6 ways to thrive at work

Busy working day. Top view of beautiful young woman in smart casual wear holding a cup of coffee and using laptop while sitting in modern office

Make your career shine with Karen Gately, founder of Corporate Dojo and author of The People Manager’s Toolkit

So, you’re having a tough year at work! Are there times when you wish you were anywhere other than at work? Do you fear losing your sanity if you have to work another day with some of the people that you do? Or maybe you’re just bored and find even the thought of turning up to do your job utterly tedious.

Regardless of why you are finding life at work hard, take comfort in the fact your future is ultimately in your own hands. While you may not be able to control other people or many circumstances, there are six ways you can ensure you have a great year as far as work goes:


1. COMMIT. Choose to make this your best career year yet. The simple reality is if you want to thrive at work you need to do more than just talk about it. Wishing, wanting, hoping and praying rarely leads to the outcomes we want. It’s up to us to make change happen.

Decide whether you will stay with your organisation or move on to new opportunities. Once you’ve made your decision, choose to commit fully. A word of caution however; staying in an unhealthy environment is not a wise choice to make. If you’re experiencing bullying or other types of disrespectful behaviour that undermine your wellbeing, it’s definitely time to speak up or move on.


2. BE COURAGEOUS. While it may seem that you have little choice but to stay and tolerate your circumstances, have the courage to at least challenge that thinking. Be careful not to allow limiting beliefs or unfounded assumptions to stop you from exploring new and better work options.

Having that difficult conversation with your manager or colleague for example, just might make enough of a difference to improve how you feel about your job. Choosing to believe you can learn the skills needed to do your dream job, might be all it takes to find the courage to step forward and give it a go.


3. FACE REALITY. The sooner you face the truth of your circumstances the sooner you will be in a position to make the decisions and take the actions you need to. Being in denial only delays the inevitable.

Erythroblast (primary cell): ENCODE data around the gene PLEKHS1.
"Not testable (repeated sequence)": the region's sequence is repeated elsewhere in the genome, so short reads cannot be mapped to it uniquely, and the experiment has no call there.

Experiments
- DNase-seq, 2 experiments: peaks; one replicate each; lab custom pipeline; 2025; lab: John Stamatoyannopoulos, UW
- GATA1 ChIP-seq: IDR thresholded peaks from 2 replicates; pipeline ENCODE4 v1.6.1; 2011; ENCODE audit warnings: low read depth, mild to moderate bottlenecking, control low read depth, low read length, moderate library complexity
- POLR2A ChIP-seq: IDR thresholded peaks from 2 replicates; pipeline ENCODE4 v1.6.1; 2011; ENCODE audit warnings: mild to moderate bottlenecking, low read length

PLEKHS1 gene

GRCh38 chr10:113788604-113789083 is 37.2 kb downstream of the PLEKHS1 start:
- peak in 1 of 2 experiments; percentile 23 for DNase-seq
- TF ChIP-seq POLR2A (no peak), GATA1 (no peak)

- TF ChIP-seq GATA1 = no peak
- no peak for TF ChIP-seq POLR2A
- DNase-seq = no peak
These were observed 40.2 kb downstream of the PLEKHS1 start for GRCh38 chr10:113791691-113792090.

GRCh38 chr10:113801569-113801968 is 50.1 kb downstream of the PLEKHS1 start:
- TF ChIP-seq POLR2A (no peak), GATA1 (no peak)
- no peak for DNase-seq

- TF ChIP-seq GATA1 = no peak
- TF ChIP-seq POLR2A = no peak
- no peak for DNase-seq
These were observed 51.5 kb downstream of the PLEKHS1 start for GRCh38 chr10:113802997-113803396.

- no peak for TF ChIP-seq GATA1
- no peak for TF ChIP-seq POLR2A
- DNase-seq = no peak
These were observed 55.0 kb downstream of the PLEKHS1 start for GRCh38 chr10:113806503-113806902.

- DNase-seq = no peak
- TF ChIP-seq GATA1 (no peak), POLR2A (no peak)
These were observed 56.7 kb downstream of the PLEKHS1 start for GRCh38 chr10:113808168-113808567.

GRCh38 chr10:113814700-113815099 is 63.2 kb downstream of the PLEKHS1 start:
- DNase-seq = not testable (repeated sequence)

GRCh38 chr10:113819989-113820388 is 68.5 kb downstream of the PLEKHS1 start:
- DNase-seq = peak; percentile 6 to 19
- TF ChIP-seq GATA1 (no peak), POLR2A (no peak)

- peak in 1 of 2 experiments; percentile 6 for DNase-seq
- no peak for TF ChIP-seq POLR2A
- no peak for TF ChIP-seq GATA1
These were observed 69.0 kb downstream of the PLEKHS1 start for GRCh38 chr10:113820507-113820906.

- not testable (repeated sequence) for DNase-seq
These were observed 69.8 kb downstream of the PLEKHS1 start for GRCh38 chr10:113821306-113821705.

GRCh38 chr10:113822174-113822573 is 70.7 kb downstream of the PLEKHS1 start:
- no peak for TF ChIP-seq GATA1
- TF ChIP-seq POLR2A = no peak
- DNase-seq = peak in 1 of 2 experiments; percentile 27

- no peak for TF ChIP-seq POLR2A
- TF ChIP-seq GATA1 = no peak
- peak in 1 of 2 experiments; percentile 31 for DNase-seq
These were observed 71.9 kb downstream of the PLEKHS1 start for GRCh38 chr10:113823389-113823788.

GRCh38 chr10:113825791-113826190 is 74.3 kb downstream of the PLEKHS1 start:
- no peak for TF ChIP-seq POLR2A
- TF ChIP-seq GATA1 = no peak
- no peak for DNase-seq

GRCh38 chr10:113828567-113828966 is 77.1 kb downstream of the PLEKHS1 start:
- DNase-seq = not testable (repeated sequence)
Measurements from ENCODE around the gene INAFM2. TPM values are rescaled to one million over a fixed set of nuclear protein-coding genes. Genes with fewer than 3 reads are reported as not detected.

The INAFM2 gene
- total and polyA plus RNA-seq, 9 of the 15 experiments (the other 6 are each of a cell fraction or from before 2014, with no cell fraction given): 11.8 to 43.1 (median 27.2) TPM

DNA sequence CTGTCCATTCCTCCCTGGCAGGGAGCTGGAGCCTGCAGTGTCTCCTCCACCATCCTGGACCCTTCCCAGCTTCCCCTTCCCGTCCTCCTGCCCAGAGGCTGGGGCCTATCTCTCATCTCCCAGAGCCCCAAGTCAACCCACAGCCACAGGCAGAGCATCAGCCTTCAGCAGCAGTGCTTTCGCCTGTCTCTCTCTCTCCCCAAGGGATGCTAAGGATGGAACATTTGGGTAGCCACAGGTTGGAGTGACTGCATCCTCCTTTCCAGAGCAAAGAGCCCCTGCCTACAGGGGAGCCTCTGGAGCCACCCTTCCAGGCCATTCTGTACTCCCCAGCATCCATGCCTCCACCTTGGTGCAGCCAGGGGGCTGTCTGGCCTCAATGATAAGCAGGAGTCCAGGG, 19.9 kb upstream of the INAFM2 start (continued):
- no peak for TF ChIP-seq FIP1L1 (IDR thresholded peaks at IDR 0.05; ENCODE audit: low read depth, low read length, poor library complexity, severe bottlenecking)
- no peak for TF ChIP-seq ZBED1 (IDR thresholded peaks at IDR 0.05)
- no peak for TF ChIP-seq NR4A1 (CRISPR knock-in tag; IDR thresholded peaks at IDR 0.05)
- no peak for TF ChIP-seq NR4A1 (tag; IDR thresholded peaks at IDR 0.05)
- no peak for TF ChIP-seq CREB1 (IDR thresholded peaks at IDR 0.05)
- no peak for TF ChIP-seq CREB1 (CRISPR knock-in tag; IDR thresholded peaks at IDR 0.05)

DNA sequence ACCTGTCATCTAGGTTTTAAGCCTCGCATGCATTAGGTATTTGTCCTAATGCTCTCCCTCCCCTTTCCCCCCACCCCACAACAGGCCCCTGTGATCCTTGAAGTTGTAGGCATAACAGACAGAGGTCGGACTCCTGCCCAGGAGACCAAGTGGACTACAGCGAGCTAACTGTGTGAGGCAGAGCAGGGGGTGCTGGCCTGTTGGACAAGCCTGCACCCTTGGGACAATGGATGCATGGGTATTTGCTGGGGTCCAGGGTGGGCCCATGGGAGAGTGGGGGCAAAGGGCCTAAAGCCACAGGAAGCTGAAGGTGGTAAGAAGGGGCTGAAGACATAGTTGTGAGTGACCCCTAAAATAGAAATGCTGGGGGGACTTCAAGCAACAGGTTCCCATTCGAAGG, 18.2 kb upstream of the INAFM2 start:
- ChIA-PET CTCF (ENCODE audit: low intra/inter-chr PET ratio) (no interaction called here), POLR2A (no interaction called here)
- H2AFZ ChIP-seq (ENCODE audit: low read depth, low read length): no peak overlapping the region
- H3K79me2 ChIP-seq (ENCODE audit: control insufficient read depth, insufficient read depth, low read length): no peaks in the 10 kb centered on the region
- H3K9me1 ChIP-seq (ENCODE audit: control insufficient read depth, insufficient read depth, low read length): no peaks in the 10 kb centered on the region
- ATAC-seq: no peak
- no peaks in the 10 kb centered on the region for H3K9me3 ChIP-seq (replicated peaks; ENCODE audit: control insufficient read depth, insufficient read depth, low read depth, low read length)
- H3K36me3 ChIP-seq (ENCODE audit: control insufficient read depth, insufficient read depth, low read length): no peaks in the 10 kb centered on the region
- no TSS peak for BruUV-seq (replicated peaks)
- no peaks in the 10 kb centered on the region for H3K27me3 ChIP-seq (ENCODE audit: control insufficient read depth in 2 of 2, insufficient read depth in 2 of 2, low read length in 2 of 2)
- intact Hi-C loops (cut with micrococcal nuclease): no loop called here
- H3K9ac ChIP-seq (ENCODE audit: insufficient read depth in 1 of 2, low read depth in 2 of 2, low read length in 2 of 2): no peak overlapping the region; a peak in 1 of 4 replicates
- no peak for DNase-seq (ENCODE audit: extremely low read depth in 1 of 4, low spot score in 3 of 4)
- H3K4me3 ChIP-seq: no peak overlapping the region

While it may for example feel easier to tolerate your bosses bullying behaviour than to find a new job, the reality is you will never thrive at work if you feel mistreated, disrespected or undervalued.


4. ASK FOR HELP IF YOU NEED IT. Struggling through on your own can make the job of deciding what to do especially difficult. Seek the wise council of people you trust and respect. Leverage your networks to tap into the information or guidance you need to achieve the changes you want to.

If you’re unsure who to call on, just start somewhere.

Talk to friends about who they may know that can help you. For example, if you’ve always dreamed of doing a particular job but have no idea where to start to make that happen, look for people working in that industry. LinkedIn and other social media platforms are another great way to find people you can reach out to for advice.


5. HAVE GOALS. Feeling as though we are moving toward meaningful outcomes is important to most people’s ability to maintain resilience and focus when working through change.

Break long term goals down into smaller steps that you can check off the list as you achieve them. For example, if your goal is to find a new job but you lack confidence, set yourself the smaller goals of updating your resume, reaching out to recruitment consultants, attending a seminar that will give you useful information or insight and finding someone to help you write great job applications and prepare well for the interviews.


6. CHOOSE YOUR ATTITUDE AND ACTIONS. While you may feel hard done by or mistreated, being grumpy in ‘retaliation’ is unlikely to benefit you in anyway. Avoid the all too common mistake of hoping a bit of ‘poor me’ drama will do anything to change your circumstances. Going down that path can in fact work against you as people inevitably begin to see you as a part of the problem.

While you may not have all of the answers to your problems right now, choose to believe that you are capable of finding them. Most importantly choose to have self-respect and want a better reality for you. Then be willing to take the sometimes-courageous steps needed to bring about change.


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